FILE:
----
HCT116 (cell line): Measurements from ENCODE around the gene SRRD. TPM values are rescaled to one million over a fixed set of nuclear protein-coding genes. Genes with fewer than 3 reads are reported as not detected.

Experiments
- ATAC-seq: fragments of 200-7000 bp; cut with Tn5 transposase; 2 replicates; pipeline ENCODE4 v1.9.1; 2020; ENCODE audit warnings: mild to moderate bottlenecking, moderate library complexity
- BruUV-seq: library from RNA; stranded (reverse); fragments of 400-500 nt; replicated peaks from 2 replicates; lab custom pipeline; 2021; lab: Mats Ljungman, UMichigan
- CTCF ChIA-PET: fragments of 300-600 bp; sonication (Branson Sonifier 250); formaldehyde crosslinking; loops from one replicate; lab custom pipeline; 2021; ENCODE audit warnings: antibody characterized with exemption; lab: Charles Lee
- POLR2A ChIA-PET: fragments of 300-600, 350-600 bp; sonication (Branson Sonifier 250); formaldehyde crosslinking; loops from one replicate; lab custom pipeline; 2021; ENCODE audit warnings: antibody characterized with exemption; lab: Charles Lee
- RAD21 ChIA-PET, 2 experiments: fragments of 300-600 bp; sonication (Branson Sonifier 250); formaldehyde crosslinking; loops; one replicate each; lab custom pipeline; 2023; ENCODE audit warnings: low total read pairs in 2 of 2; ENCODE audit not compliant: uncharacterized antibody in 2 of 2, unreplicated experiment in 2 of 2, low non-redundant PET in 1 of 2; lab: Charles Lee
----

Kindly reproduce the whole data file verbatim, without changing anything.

HCT116 (cell line): Measurements from ENCODE around the gene SRRD. TPM values are rescaled to one million over a fixed set of nuclear protein-coding genes. Genes with fewer than 3 reads are reported as not detected.

Experiments
- ATAC-seq: fragments of 200-7000 bp; cut with Tn5 transposase; 2 replicates; pipeline ENCODE4 v1.9.1; 2020; ENCODE audit warnings: mild to moderate bottlenecking, moderate library complexity
- BruUV-seq: library from RNA; stranded (reverse); fragments of 400-500 nt; replicated peaks from 2 replicates; lab custom pipeline; 2021; lab: Mats Ljungman, UMichigan
- CTCF ChIA-PET: fragments of 300-600 bp; sonication (Branson Sonifier 250); formaldehyde crosslinking; loops from one replicate; lab custom pipeline; 2021; ENCODE audit warnings: antibody characterized with exemption; lab: Charles Lee
- POLR2A ChIA-PET: fragments of 300-600, 350-600 bp; sonication (Branson Sonifier 250); formaldehyde crosslinking; loops from one replicate; lab custom pipeline; 2021; ENCODE audit warnings: antibody characterized with exemption; lab: Charles Lee
- RAD21 ChIA-PET, 2 experiments: fragments of 300-600 bp; sonication (Branson Sonifier 250); formaldehyde crosslinking; loops; one replicate each; lab custom pipeline; 2023; ENCODE audit warnings: low total read pairs in 2 of 2; ENCODE audit not compliant: uncharacterized antibody in 2 of 2, unreplicated experiment in 2 of 2, low non-redundant PET in 1 of 2; lab: Charles Lee